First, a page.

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The strategic scrum 

Blog from Sean Fisher, Chief Operations Officer UK and Ireland, Atalian Servest

April is a busy month for the facilities management community. The Royal Institution of Chartered Surveyors (RICS) hosted its annual Infrastructure Conference on 2nd, which took a look at how automated digital technology and artificial intelligence is reshaping the world around us; ‘tech talk’ also dominates The Facilities Event programme; and towards the end of this month the International Workplace and Facilities Management (IWFM) conference will focus on how we can “seize the strategic opportunity” in line with the changing nature of work. 

Last month, the International Facility Management Association’s (IFMA) World Workplace Europe conference shined a light on how new tech is transforming the FM landscape. IFMA, RICS and IWFM – all the bodies that represent the profession – are actively addressing the disrupters and the opportunities facing FM. And that’s because we are bearing witness to a fusing of technologies that is fundamentally changing the way we live, work and relate to one another.

The “strategic opportunity”, it seems, is tech. But are we ready to seize it?

As a company that champions tech-led FM, we’re naturally following the “FM and tech” conversation very closely. Without sounding harsh, we’ve noticed a bit of a gap between talk and action. As a profession, we’re pretty adept at bandying around phrases such as the internet of things, artificial intelligence, machine learning, robotic processing automation (RAP), blockchain, and so on. Not only have we mastered the full names, but we’ve also learnt the acronyms – IoT, AI, ML, RPA. We’re practically fluent!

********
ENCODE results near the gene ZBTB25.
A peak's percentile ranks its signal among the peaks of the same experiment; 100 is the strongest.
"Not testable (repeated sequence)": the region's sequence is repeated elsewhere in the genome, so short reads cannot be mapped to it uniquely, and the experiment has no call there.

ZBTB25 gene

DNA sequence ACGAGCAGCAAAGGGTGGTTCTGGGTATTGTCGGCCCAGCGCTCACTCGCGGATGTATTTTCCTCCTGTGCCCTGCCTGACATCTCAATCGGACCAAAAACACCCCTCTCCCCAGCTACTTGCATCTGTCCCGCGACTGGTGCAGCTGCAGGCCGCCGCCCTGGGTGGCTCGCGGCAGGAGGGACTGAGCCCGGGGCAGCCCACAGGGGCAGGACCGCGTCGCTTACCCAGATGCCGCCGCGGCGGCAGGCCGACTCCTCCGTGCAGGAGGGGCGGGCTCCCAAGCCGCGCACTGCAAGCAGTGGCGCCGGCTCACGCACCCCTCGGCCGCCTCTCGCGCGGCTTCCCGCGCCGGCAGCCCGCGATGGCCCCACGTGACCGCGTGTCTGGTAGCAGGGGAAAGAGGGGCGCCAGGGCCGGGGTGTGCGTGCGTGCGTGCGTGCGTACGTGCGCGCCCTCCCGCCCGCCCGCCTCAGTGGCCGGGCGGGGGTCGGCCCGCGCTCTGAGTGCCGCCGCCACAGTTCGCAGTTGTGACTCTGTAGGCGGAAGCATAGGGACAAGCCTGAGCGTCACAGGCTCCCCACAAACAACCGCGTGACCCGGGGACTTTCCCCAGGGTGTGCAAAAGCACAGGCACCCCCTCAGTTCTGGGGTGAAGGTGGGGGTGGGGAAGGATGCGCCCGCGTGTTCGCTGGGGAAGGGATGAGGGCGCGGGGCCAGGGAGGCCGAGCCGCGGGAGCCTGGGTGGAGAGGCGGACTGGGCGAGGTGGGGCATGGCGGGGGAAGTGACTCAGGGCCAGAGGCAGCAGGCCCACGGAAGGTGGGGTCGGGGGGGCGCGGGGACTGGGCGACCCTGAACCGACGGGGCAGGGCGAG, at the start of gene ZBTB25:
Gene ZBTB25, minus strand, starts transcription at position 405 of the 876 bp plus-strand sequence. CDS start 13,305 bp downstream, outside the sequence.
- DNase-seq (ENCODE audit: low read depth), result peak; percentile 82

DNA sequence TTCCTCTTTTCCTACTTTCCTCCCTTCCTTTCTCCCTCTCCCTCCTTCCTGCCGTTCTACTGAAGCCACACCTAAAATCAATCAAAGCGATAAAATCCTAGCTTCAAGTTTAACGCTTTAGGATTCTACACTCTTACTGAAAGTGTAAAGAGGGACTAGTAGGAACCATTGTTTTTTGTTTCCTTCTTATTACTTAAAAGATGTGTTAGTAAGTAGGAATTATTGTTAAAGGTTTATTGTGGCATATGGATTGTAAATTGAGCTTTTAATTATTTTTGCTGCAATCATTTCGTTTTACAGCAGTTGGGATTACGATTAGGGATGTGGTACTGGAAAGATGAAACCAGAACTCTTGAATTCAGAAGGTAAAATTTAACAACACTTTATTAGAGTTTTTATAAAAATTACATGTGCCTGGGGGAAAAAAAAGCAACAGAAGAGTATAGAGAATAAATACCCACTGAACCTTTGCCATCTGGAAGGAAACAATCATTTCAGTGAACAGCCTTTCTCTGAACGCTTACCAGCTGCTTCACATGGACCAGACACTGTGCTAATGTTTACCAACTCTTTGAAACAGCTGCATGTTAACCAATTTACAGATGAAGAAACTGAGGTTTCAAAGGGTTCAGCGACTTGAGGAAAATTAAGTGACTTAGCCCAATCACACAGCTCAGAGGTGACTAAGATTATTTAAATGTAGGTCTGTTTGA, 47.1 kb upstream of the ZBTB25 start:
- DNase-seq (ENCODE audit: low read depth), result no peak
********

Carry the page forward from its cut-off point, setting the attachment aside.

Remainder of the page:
Buzzword bingo is one thing. But winning the game is another.

There seems to be a bit of a disconnect between hype and reality. Our daily gripes with tech are so far removed from the macro trends that we’re hearing about at these conferences. If the majority of us still struggle to connect to a teleconference system, for example, then what hope do we have of getting our heads around AI, analytics and machine vision? (The latter of which, by the way, is the next big thing that’s due to make the much-coveted IoT sensor-ecosystem redundant.)

I’m a rugby fan so allow me to illustrate my point with a sports analogy. The New Zealand Rugby team, as much as it pains me to say, have dominated the rugby world for over a decade. Their consistency by far outperforms any other team as they focus on getting the basics right. The All Blacks don’t get carried away with the hype, they’re all about the reality, the game plan – they balance talk and action.

Southern Hemisphere rugby is often characterised by its free flowing, attacking back play. The players are agile, they use their backs as weapons to snake through a defence and exploit the gaps; whereas Northern Hemisphere rugby often adopts a brutish, battering-ram approach, creating the gaps that can fast become their weakness if they don’t pause to assess the scene. We can apply this approach to FM. Let’s acknowledge the [skills] gap and fill it before we drop the ball. Let’s build from the back as opposed to looking back… get the basics right and you’ll be stronger going forward/in attack.

 

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